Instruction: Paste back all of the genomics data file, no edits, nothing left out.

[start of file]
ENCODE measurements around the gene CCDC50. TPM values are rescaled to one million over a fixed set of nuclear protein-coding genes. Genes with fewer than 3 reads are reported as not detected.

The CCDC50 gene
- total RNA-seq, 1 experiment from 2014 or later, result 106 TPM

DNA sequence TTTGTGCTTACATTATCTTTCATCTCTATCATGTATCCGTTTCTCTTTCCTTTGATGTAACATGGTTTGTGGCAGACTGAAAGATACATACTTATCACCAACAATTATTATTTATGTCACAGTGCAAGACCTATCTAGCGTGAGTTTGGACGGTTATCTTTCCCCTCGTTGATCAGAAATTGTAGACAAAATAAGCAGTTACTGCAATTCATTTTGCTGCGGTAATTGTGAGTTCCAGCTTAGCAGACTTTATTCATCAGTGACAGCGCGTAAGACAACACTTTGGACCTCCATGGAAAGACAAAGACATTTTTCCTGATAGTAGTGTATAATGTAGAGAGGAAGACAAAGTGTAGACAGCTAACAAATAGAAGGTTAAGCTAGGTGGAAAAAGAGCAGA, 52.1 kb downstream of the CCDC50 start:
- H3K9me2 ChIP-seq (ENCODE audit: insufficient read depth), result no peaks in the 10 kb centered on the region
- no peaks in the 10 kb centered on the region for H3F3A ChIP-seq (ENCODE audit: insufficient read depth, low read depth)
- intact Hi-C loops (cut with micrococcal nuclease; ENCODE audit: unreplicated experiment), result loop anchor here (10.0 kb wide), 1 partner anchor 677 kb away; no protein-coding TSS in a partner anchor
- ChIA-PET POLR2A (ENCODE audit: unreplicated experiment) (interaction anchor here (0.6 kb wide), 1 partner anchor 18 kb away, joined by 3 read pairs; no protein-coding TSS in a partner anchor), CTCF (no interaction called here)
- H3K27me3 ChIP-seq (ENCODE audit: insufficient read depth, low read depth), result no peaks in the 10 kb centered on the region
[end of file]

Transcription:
ENCODE measurements around the gene CCDC50. TPM values are rescaled to one million over a fixed set of nuclear protein-coding genes. Genes with fewer than 3 reads are reported as not detected.

The CCDC50 gene
- total RNA-seq, 1 experiment from 2014 or later, result 106 TPM

DNA sequence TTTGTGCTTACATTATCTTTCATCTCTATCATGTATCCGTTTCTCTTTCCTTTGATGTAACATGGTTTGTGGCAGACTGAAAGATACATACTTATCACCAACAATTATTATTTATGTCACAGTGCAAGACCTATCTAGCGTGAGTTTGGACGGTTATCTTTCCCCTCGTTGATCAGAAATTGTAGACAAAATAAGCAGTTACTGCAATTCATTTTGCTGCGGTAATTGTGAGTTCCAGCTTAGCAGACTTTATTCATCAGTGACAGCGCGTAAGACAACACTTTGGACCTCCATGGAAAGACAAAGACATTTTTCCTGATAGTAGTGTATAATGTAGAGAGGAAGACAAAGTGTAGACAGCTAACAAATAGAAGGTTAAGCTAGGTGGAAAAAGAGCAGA, 52.1 kb downstream of the CCDC50 start:
- H3K9me2 ChIP-seq (ENCODE audit: insufficient read depth), result no peaks in the 10 kb centered on the region
- no peaks in the 10 kb centered on the region for H3F3A ChIP-seq (ENCODE audit: insufficient read depth, low read depth)
- intact Hi-C loops (cut with micrococcal nuclease; ENCODE audit: unreplicated experiment), result loop anchor here (10.0 kb wide), 1 partner anchor 677 kb away; no protein-coding TSS in a partner anchor
- ChIA-PET POLR2A (ENCODE audit: unreplicated experiment) (interaction anchor here (0.6 kb wide), 1 partner anchor 18 kb away, joined by 3 read pairs; no protein-coding TSS in a partner anchor), CTCF (no interaction called here)
- H3K27me3 ChIP-seq (ENCODE audit: insufficient read depth, low read depth), result no peaks in the 10 kb centered on the region